The Walt Disney Co. is joining fellow multimedia giants NBC Universal and News Corp. as stakeholders and providers of content to the growing TV Web site. Disney is promising to distribute a host of programming via the service, including such ABC staples as Lost, Desperate Housewives and Ugly Betty.
Time Warner Cable is testing bandwidth caps on four areas in the country, provoking angry mobs with digital torches and pitchforks at its front gate. The company has three tiers of service, varying from a 768Kbps connection with a 5GB cap for $29.95 a month to a 15MBps connection with a 40 GB cap for $54.90.
AT&T and Comcast both announced bandwidth caps last year.
An advocacy group is petitioning Congress to look into the caps to decide if they are justifiable.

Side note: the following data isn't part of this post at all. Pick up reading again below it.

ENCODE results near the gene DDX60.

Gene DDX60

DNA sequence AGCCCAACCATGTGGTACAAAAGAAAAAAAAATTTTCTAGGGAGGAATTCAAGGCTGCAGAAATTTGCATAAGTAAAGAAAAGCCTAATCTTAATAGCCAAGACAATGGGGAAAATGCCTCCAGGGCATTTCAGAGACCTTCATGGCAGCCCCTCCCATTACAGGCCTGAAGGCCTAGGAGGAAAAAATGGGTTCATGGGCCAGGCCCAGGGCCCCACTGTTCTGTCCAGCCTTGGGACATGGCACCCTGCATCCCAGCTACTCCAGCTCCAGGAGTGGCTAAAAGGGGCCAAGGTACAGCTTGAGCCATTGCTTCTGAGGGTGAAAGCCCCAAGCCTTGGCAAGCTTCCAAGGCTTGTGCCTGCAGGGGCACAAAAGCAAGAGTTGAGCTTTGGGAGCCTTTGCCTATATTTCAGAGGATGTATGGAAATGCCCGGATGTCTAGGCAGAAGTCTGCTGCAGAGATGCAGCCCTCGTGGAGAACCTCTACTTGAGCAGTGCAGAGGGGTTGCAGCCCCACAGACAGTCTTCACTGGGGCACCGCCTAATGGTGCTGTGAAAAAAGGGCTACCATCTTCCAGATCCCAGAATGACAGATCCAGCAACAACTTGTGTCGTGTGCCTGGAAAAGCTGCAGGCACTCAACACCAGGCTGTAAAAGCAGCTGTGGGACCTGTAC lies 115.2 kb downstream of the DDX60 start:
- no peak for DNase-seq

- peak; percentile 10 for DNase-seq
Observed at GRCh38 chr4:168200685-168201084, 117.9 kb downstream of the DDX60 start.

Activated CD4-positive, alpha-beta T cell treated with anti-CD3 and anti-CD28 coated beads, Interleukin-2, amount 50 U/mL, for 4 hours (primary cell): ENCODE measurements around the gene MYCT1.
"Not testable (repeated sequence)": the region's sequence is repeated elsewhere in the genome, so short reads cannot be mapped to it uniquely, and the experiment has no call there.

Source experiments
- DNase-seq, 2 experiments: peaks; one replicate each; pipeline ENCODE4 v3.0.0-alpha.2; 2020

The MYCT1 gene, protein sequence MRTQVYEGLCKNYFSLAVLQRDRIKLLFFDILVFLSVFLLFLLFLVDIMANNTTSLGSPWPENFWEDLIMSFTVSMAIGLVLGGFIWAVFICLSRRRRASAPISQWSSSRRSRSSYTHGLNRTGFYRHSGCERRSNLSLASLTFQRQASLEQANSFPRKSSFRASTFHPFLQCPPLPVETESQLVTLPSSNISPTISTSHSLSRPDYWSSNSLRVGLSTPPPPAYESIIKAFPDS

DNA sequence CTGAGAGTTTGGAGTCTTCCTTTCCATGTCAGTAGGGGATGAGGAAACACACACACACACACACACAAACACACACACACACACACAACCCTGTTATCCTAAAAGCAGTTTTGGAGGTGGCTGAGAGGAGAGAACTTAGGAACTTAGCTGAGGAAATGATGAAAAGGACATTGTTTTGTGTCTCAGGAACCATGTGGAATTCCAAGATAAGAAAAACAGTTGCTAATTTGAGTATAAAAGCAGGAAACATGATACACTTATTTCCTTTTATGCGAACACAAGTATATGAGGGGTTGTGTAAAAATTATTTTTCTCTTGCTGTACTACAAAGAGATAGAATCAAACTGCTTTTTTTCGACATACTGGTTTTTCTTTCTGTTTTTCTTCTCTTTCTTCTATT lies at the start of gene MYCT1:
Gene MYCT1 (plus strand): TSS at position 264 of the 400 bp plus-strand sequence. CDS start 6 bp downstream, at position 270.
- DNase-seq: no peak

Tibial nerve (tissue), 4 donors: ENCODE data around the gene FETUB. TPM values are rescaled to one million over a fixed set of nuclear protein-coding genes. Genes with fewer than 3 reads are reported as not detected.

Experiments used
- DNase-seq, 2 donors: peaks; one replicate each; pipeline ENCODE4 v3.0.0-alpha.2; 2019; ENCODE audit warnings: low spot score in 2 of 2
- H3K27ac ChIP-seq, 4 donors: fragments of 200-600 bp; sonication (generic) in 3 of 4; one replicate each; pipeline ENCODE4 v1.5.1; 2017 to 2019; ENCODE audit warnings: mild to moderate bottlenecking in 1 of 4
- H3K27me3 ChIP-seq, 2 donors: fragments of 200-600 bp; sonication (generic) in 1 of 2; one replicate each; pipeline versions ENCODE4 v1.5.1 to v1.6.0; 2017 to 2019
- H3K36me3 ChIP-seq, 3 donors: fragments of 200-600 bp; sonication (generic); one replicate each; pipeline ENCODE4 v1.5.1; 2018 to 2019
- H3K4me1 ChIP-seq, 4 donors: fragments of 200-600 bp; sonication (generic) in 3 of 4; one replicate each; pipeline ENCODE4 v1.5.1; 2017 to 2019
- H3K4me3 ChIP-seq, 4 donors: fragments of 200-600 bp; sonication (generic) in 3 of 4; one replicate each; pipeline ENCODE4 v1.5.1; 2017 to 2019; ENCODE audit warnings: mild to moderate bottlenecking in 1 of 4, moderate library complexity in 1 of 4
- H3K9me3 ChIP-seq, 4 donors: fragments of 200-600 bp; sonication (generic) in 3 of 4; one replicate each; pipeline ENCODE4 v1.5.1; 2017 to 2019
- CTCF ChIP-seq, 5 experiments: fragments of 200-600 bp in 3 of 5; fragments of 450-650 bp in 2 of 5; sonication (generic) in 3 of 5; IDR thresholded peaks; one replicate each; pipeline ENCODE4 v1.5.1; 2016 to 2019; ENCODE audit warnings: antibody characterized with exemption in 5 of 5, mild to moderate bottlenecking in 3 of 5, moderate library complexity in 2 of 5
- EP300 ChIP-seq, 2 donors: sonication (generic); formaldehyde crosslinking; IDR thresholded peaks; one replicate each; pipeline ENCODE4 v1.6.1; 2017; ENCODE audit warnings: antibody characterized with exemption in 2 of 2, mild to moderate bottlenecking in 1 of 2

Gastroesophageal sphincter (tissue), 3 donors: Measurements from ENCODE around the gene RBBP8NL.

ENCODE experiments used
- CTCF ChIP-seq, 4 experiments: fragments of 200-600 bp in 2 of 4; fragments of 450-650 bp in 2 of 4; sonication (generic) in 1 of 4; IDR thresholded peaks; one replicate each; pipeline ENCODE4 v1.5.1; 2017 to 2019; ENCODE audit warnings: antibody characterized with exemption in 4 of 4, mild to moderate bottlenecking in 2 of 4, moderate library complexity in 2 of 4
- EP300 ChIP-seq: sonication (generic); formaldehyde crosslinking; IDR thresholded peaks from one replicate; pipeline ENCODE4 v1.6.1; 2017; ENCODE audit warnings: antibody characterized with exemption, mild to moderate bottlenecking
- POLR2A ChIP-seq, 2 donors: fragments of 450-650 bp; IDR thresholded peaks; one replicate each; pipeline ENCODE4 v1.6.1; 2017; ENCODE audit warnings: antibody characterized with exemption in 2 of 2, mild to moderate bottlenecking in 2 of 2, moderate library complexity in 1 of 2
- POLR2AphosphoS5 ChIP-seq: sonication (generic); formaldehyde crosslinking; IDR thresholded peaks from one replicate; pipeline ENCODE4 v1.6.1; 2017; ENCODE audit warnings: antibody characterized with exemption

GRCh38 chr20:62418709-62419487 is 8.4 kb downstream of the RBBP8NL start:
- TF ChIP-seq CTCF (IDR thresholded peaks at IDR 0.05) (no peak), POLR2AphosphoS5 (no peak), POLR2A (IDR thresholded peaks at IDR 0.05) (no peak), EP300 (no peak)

According to Business Wire, Studio 3 Networks have announced the launch of a new next-generation entertainment service, “epix.” The New York Times reports that while the service will be available online in May, it currently lacks cable and satellite distribution. It could pose a threat to other premium channels, offering films sooner after theatrical release as well as having exclusive access to movies released by Paramount since January 2008 (the studio’s deal with Showtime ended the previous year) and those by MGM, United Artists and Lionsgate from the start of this year.